At the 9th World Water Forum in Dakar, Senegal, technology, capacity development and youth are in focus, along with groundwater – the water theme for 2022. IHE Delft Rector Eddy Moors shared impressions as the forum, the world’s largest water event, entered its last day.
The forum provided a platform for people from many different water-related professions with a multitude of perspectives to meet and develop new ideas, said Prof. Moors, who took part in the forum along with Susanne Schmeier, Associate Professor of Water Law and Diplomacy, and Business Development Officer Cristina Anacabe.
“There was a lot of attention towards new techniques that could be used for example in agriculture. I also heard an interesting presentation that we should not only focus on the agricultural sector but also seeing how we can connect the cities and the agricultural sector. I think that would be a quite nice development in improving our water sharing,” Prof. Moors said.
“In a couple of sessions there was a lot of attention to capacity development. Open questions are still: how can we fund this, but also how can we make sure that this capacity development is sustainable? I was in a couple of sessions with younger people who had questions about: ‘ok, if I get my training, how can I get a job afterwards?’ I think these are all interesting questions that not only apply here in Africa but also other parts of the world.”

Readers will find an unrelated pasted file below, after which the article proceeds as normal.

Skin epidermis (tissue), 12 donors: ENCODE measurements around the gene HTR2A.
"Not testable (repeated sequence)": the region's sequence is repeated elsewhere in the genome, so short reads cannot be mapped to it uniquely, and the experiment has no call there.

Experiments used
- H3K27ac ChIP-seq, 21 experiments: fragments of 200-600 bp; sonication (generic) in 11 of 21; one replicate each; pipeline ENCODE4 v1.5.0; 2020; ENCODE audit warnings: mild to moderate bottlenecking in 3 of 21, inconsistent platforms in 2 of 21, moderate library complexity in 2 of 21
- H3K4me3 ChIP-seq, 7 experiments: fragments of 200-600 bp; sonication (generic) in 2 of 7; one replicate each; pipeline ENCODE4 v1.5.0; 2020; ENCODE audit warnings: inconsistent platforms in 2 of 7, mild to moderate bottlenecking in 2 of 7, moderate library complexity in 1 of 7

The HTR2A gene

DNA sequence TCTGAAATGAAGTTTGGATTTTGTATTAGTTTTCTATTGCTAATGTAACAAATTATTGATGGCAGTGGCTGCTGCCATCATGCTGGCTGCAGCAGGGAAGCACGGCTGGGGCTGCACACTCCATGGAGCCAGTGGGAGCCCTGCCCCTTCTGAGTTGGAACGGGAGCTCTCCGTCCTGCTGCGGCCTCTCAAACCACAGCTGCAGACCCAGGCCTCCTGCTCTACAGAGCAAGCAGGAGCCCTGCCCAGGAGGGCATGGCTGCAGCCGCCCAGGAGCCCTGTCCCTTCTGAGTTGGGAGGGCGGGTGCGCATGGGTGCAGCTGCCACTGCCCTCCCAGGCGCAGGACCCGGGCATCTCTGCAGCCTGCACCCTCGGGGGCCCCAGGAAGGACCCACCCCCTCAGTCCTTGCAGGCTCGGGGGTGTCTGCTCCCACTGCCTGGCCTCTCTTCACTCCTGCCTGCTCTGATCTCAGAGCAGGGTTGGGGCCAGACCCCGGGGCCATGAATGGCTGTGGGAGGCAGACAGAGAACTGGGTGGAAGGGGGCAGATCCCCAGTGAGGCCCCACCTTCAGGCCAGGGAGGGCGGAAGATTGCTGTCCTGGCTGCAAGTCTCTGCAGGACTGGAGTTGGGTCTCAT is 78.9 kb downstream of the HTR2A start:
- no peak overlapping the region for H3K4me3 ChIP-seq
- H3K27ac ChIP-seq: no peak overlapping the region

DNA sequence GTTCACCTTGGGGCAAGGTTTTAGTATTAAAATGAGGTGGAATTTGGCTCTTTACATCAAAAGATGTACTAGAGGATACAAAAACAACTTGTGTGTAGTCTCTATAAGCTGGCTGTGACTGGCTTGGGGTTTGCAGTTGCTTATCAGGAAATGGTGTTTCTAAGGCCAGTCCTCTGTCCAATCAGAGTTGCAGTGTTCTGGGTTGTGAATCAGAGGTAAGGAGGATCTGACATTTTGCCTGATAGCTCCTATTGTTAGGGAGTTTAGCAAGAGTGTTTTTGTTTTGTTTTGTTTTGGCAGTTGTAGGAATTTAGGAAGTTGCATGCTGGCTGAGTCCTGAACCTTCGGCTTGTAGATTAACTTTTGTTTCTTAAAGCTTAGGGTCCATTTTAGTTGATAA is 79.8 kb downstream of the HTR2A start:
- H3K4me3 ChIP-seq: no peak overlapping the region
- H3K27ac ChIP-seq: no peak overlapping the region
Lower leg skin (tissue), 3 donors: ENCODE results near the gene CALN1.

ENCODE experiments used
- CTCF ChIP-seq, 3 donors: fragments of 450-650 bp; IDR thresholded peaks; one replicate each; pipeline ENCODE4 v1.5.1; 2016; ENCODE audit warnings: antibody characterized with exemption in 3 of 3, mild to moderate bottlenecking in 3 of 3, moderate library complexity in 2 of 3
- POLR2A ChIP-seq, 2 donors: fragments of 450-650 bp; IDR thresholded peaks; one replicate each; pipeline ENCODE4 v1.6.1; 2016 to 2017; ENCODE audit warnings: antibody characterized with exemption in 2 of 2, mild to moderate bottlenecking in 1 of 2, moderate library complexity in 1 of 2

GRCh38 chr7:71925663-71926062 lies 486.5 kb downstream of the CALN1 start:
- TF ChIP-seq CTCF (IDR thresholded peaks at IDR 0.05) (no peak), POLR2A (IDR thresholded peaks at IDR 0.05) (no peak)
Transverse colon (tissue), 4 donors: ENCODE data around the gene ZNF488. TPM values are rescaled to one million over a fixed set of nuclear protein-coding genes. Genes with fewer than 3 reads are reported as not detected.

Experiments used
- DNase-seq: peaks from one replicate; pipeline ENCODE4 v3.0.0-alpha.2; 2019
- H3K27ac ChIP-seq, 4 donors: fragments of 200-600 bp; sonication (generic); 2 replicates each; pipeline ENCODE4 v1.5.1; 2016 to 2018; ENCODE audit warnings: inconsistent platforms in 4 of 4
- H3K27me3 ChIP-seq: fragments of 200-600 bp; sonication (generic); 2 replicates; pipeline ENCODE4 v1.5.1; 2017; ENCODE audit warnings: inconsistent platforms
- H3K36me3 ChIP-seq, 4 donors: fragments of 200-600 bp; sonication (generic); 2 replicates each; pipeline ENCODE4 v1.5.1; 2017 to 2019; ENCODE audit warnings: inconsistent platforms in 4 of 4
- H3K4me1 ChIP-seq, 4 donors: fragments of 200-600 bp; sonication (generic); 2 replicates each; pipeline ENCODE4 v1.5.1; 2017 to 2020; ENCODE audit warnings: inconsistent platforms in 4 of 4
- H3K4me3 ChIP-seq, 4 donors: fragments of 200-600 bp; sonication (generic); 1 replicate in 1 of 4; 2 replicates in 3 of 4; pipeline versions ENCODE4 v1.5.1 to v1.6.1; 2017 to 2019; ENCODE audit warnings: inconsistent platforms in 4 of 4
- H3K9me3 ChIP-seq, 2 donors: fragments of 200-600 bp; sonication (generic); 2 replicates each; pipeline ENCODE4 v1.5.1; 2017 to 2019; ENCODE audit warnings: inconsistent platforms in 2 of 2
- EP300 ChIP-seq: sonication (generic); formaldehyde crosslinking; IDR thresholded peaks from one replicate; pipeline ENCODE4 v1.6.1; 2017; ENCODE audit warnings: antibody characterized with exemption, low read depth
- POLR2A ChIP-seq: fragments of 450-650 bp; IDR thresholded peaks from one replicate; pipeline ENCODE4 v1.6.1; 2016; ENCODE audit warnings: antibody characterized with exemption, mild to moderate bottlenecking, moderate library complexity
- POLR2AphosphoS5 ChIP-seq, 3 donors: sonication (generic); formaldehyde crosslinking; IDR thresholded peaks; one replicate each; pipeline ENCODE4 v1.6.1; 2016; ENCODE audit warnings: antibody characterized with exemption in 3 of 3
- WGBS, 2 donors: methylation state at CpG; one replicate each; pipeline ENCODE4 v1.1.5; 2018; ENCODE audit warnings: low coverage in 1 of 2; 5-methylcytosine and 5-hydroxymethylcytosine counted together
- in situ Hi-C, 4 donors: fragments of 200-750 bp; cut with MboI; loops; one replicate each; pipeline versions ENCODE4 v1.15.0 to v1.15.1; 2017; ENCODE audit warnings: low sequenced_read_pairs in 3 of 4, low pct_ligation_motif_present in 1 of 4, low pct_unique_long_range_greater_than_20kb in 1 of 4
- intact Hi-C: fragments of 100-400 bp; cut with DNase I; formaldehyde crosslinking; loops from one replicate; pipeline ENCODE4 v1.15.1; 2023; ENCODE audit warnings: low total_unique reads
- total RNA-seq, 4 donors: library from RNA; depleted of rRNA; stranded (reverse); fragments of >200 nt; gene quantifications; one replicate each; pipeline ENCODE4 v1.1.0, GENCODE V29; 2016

UN World Water Development Report 2022: Groundwater: Making the invisible visible
During the Forum, UN Water launched the UN World Water Development Report 2022, titled Groundwater: Making the invisible visible. Report contributor Tibor Stigter, Associate Professor of Hydrogeology and Groundwater Resources at IHE Delft, noted the enormous importance and potential of groundwater.
“We need to consider the main challenges, limitations and threats from human activities and climate change, and deal with them through groundwater research, education, management and governance,” he said. “This is the message from the 2022 report, which also provides examples and ideas of how to do this from scientists and practitioners. The report is an impetus to recognize the value of groundwater as the largest liquid freshwater reservoir supporting ecosystems and human development.”